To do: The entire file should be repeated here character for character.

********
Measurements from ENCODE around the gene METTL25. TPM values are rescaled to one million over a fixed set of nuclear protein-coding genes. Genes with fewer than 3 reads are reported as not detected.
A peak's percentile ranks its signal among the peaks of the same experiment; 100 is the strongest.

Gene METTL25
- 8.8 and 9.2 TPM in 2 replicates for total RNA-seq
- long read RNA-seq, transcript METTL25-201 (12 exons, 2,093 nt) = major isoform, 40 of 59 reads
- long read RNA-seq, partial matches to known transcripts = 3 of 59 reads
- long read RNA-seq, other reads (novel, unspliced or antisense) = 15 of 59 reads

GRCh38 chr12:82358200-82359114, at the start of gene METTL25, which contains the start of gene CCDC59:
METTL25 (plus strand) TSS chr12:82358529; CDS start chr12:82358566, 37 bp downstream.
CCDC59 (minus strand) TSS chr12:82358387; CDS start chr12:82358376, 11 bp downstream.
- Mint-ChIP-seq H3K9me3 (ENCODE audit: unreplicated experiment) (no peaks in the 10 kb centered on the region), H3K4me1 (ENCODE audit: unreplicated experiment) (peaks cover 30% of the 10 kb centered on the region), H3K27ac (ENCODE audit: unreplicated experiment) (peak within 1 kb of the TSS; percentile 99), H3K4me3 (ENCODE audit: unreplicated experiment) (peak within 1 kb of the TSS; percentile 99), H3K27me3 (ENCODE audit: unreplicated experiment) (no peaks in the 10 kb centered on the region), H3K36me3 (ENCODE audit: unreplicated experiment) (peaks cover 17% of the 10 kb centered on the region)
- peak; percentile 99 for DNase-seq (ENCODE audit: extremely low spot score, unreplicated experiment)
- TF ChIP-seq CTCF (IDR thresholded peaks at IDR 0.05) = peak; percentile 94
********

Measurements from ENCODE around the gene METTL25. TPM values are rescaled to one million over a fixed set of nuclear protein-coding genes. Genes with fewer than 3 reads are reported as not detected.
A peak's percentile ranks its signal among the peaks of the same experiment; 100 is the strongest.

Gene METTL25
- 8.8 and 9.2 TPM in 2 replicates for total RNA-seq
- long read RNA-seq, transcript METTL25-201 (12 exons, 2,093 nt) = major isoform, 40 of 59 reads
- long read RNA-seq, partial matches to known transcripts = 3 of 59 reads
- long read RNA-seq, other reads (novel, unspliced or antisense) = 15 of 59 reads

GRCh38 chr12:82358200-82359114, at the start of gene METTL25, which contains the start of gene CCDC59:
METTL25 (plus strand) TSS chr12:82358529; CDS start chr12:82358566, 37 bp downstream.
CCDC59 (minus strand) TSS chr12:82358387; CDS start chr12:82358376, 11 bp downstream.
- Mint-ChIP-seq H3K9me3 (ENCODE audit: unreplicated experiment) (no peaks in the 10 kb centered on the region), H3K4me1 (ENCODE audit: unreplicated experiment) (peaks cover 30% of the 10 kb centered on the region), H3K27ac (ENCODE audit: unreplicated experiment) (peak within 1 kb of the TSS; percentile 99), H3K4me3 (ENCODE audit: unreplicated experiment) (peak within 1 kb of the TSS; percentile 99), H3K27me3 (ENCODE audit: unreplicated experiment) (no peaks in the 10 kb centered on the region), H3K36me3 (ENCODE audit: unreplicated experiment) (peaks cover 17% of the 10 kb centered on the region)
- peak; percentile 99 for DNase-seq (ENCODE audit: extremely low spot score, unreplicated experiment)
- TF ChIP-seq CTCF (IDR thresholded peaks at IDR 0.05) = peak; percentile 94